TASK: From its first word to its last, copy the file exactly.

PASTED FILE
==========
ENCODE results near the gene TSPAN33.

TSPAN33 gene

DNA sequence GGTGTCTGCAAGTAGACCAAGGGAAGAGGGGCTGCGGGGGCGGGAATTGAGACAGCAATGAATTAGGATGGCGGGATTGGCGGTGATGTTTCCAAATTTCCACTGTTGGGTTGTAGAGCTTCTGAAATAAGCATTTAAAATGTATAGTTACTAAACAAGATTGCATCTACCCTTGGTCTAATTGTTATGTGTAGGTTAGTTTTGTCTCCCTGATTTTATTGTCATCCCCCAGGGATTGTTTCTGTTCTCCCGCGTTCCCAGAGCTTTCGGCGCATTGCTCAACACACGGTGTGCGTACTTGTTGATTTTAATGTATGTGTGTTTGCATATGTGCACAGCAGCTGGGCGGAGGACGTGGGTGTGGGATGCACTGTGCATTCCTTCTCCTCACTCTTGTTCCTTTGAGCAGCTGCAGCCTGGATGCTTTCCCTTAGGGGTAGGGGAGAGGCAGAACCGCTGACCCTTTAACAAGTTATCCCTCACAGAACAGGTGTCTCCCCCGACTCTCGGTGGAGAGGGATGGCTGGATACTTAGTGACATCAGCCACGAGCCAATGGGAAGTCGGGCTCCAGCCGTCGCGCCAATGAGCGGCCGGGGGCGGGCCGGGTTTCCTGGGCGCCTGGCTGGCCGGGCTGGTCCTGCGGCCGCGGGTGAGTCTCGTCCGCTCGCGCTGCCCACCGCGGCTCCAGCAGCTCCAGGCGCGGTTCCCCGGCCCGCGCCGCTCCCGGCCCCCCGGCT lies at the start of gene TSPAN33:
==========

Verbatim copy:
ENCODE results near the gene TSPAN33.

TSPAN33 gene

DNA sequence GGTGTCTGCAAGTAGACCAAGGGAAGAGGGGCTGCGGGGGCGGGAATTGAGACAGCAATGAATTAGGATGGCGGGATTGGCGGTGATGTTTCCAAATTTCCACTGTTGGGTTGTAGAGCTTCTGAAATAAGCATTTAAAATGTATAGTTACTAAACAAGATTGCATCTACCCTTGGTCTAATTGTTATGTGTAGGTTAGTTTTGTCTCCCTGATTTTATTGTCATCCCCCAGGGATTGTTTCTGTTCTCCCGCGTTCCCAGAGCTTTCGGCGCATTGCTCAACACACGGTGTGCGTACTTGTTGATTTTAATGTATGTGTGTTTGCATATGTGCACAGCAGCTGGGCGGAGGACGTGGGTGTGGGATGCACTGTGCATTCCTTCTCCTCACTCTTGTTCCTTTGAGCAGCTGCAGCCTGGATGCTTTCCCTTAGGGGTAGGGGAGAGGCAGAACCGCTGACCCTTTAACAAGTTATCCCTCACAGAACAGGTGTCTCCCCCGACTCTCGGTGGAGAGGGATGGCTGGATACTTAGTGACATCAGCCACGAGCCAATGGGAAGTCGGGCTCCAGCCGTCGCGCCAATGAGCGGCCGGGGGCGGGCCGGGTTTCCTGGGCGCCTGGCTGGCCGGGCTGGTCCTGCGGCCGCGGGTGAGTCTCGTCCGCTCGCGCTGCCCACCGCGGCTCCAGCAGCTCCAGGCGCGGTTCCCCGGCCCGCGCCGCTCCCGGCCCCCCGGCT lies at the start of gene TSPAN33: